On 09/03/2010 03:45 AM, Ben Laurie wrote:

That's the whole point - a hash function used on an arbitrary message
produces one of its possible outputs. Feed that hash back in and it
produces one of a subset of its possible outputs. Each time you do this,
you lose a little entropy (I can't remember how much, but I do remember
David Wagner explaining it to me when I discovered this for myself quite
a few years ago).

I found this to be interesting:
Danilo Gligoroski, Vlastimil Klima: Practical consequences of the aberration of narrow-pipe hash designs from ideal random functions, IACR eprint, Report 2010/384, pdf.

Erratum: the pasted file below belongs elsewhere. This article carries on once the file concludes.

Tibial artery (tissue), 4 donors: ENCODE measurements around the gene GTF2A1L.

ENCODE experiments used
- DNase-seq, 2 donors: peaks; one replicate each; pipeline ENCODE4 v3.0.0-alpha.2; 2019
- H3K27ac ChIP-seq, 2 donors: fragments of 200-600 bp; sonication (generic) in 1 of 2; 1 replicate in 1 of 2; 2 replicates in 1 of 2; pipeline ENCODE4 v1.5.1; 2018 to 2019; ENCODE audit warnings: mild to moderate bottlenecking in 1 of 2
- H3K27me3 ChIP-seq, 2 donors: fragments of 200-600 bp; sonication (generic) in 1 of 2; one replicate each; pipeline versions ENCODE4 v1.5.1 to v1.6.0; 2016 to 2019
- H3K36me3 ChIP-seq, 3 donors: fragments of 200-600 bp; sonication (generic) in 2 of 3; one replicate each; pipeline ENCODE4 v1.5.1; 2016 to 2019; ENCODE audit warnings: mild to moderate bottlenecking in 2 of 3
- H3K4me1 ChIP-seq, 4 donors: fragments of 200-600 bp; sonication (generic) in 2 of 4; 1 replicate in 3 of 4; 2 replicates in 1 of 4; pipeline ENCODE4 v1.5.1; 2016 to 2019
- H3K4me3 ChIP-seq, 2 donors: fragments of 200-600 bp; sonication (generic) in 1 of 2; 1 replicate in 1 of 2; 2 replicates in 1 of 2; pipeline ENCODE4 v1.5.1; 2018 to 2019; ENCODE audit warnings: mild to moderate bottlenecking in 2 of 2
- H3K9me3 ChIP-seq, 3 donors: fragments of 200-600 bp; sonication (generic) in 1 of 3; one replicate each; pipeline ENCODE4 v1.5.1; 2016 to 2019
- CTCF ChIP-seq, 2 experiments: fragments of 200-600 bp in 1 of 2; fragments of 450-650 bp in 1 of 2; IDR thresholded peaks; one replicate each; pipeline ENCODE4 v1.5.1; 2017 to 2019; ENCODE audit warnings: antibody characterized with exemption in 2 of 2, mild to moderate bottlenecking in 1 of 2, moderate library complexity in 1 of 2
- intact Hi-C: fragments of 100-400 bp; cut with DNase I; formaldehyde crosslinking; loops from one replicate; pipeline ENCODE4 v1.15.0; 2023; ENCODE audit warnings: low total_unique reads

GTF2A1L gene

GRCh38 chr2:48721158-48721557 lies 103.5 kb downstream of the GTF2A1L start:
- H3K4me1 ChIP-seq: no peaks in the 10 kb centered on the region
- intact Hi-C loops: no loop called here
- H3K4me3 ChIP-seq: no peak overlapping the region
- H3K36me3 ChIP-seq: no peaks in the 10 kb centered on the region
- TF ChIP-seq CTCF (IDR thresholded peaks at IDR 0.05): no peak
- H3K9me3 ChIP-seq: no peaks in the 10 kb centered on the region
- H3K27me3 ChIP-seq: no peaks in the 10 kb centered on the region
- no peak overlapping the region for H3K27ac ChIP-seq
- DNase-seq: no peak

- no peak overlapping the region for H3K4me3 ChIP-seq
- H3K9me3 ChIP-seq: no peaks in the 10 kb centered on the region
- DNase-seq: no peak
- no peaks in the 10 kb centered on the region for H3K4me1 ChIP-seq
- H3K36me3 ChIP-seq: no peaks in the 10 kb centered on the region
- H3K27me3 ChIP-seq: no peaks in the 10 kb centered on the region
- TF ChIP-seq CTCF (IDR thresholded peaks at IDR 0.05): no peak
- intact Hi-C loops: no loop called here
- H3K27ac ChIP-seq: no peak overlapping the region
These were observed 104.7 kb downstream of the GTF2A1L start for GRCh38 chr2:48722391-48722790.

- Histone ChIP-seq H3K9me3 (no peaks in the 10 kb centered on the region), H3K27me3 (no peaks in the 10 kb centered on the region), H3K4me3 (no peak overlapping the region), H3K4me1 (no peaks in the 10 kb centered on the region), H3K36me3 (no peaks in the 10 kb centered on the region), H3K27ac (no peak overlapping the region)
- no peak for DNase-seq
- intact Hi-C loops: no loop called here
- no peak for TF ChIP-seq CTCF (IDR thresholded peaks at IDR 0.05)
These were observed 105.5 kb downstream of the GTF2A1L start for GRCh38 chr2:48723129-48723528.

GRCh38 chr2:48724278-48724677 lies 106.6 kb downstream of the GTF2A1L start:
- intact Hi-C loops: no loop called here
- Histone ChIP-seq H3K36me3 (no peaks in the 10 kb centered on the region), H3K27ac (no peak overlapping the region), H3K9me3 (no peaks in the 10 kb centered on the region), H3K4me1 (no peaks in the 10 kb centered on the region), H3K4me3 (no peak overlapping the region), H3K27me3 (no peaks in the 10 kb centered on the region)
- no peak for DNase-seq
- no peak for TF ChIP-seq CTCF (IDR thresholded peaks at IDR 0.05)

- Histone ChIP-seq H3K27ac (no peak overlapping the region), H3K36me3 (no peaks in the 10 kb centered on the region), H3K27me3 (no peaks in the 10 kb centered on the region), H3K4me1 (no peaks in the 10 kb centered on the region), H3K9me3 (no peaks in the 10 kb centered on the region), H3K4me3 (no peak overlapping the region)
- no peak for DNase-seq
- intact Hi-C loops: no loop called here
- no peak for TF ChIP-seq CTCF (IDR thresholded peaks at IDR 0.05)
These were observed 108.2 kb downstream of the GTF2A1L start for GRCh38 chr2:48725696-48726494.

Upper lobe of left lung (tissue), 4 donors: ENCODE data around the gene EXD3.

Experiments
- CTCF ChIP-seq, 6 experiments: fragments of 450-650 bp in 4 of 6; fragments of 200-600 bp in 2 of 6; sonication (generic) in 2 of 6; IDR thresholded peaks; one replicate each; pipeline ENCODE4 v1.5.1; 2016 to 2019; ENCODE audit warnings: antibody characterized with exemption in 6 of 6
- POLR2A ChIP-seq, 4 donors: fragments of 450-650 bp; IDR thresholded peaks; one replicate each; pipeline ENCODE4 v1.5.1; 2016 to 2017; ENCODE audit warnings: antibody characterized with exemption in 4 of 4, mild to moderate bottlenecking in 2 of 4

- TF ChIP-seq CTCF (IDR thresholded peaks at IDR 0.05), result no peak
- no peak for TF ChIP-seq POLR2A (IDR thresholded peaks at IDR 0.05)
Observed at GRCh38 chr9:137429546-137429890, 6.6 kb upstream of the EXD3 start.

The theoretical loss is -log2(1/e) = about 0.66 bits of entropy per
log2(N additional iterations).

This assumes that there is no systematic correlation between the hash input and the calculation of the output, which is not really a good assumption with the MD's and SHA's in current use. They accept, process, and output vectors of 32- or 64-bit words, even preserving their order to some extent. So it would seem reasonable to expect that to the extent that these actual functions differed from an ideal random function they could easily have the type of systematic bias which would be amplified through repeated iteration.

I played with some simulations with randomly-generated mappings, the observed value would at times wander over 1.0 BoE/log2 N.

It seems like this entropy loss could be largely eliminated by hashing the previous two intermediate results on each iteration instead of just one. But this basically amounts to widening the data path, so perhaps it would be cheating for the purposes of this discussion.

- Marsh

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